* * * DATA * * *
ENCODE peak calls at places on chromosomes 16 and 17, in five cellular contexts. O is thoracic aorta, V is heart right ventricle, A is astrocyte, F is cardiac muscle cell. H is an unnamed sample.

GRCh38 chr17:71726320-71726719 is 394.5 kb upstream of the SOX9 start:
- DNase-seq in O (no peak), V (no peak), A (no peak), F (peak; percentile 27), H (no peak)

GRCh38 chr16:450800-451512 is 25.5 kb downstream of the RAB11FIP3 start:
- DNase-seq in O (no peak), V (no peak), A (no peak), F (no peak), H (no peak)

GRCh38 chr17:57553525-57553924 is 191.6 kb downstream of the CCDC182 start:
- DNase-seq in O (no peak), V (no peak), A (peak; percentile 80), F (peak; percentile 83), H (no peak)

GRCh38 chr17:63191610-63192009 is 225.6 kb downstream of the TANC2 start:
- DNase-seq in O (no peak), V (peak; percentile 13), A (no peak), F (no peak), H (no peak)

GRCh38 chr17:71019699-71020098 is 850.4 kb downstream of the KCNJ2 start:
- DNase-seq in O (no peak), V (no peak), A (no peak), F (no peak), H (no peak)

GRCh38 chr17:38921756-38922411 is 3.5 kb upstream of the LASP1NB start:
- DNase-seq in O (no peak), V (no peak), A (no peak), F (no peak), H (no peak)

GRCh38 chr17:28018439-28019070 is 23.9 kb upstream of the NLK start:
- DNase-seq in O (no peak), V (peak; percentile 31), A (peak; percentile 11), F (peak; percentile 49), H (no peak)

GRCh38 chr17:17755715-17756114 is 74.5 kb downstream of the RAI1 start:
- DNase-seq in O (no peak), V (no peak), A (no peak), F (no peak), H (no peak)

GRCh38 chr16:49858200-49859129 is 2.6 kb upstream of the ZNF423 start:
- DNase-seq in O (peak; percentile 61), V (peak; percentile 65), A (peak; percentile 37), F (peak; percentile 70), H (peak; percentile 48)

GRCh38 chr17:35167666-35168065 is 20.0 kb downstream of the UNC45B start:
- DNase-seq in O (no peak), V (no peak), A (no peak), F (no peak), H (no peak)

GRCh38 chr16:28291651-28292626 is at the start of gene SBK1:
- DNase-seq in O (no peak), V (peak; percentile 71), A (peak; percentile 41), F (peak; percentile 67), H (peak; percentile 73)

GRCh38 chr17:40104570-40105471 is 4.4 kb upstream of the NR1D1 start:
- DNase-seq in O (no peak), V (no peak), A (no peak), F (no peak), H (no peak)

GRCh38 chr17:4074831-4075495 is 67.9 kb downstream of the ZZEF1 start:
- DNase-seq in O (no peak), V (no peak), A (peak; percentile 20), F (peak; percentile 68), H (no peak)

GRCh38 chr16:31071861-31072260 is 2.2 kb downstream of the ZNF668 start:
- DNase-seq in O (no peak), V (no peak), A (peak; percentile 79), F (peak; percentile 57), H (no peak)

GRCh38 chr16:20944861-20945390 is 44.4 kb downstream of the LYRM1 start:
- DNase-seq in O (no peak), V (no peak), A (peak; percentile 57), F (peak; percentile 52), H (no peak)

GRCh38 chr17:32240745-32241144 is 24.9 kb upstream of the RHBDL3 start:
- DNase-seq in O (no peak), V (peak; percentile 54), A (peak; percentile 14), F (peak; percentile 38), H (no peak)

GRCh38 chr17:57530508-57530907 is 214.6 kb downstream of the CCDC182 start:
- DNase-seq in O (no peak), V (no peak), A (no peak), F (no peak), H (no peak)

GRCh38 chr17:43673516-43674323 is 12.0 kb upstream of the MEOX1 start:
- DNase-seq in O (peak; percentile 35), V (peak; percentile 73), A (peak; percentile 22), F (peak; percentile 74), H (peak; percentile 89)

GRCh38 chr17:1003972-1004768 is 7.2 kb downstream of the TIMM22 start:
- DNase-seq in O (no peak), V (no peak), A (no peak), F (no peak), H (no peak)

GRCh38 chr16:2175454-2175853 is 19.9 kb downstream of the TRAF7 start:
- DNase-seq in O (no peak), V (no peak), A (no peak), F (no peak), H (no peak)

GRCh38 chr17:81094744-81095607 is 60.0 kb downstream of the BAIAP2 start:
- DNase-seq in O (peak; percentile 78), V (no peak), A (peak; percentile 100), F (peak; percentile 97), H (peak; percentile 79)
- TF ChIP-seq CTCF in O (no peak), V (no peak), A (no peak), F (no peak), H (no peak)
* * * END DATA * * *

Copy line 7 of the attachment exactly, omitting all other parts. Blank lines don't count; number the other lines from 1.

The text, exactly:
- DNase-seq in O (no peak), V (no peak), A (peak; percentile 80), F (peak; percentile 83), H (no peak)